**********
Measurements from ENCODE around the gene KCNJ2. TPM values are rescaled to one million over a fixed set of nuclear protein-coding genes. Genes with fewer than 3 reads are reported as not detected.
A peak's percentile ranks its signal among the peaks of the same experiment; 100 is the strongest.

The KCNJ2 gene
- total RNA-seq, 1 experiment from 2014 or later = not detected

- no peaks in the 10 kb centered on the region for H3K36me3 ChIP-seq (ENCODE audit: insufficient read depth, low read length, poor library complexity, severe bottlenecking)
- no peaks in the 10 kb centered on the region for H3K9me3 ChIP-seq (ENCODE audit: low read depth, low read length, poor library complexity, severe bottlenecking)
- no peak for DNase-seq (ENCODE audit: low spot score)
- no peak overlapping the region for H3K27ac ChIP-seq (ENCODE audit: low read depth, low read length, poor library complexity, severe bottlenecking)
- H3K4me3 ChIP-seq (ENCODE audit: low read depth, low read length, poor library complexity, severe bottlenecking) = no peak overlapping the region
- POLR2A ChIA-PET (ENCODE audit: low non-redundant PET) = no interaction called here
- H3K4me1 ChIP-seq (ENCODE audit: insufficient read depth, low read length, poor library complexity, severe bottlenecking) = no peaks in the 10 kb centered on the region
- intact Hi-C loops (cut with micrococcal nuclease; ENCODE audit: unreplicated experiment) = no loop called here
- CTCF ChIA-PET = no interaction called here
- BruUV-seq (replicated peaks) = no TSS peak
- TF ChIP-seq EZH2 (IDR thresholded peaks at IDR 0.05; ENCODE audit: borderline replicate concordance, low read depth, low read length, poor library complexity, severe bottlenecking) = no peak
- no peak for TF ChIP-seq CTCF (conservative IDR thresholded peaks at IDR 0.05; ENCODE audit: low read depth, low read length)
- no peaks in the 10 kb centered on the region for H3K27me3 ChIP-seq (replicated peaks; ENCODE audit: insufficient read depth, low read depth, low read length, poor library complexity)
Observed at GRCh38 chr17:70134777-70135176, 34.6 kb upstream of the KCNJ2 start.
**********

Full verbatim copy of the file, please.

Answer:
Measurements from ENCODE around the gene KCNJ2. TPM values are rescaled to one million over a fixed set of nuclear protein-coding genes. Genes with fewer than 3 reads are reported as not detected.
A peak's percentile ranks its signal among the peaks of the same experiment; 100 is the strongest.

The KCNJ2 gene
- total RNA-seq, 1 experiment from 2014 or later = not detected

- no peaks in the 10 kb centered on the region for H3K36me3 ChIP-seq (ENCODE audit: insufficient read depth, low read length, poor library complexity, severe bottlenecking)
- no peaks in the 10 kb centered on the region for H3K9me3 ChIP-seq (ENCODE audit: low read depth, low read length, poor library complexity, severe bottlenecking)
- no peak for DNase-seq (ENCODE audit: low spot score)
- no peak overlapping the region for H3K27ac ChIP-seq (ENCODE audit: low read depth, low read length, poor library complexity, severe bottlenecking)
- H3K4me3 ChIP-seq (ENCODE audit: low read depth, low read length, poor library complexity, severe bottlenecking) = no peak overlapping the region
- POLR2A ChIA-PET (ENCODE audit: low non-redundant PET) = no interaction called here
- H3K4me1 ChIP-seq (ENCODE audit: insufficient read depth, low read length, poor library complexity, severe bottlenecking) = no peaks in the 10 kb centered on the region
- intact Hi-C loops (cut with micrococcal nuclease; ENCODE audit: unreplicated experiment) = no loop called here
- CTCF ChIA-PET = no interaction called here
- BruUV-seq (replicated peaks) = no TSS peak
- TF ChIP-seq EZH2 (IDR thresholded peaks at IDR 0.05; ENCODE audit: borderline replicate concordance, low read depth, low read length, poor library complexity, severe bottlenecking) = no peak
- no peak for TF ChIP-seq CTCF (conservative IDR thresholded peaks at IDR 0.05; ENCODE audit: low read depth, low read length)
- no peaks in the 10 kb centered on the region for H3K27me3 ChIP-seq (replicated peaks; ENCODE audit: insufficient read depth, low read depth, low read length, poor library complexity)
Observed at GRCh38 chr17:70134777-70135176, 34.6 kb upstream of the KCNJ2 start.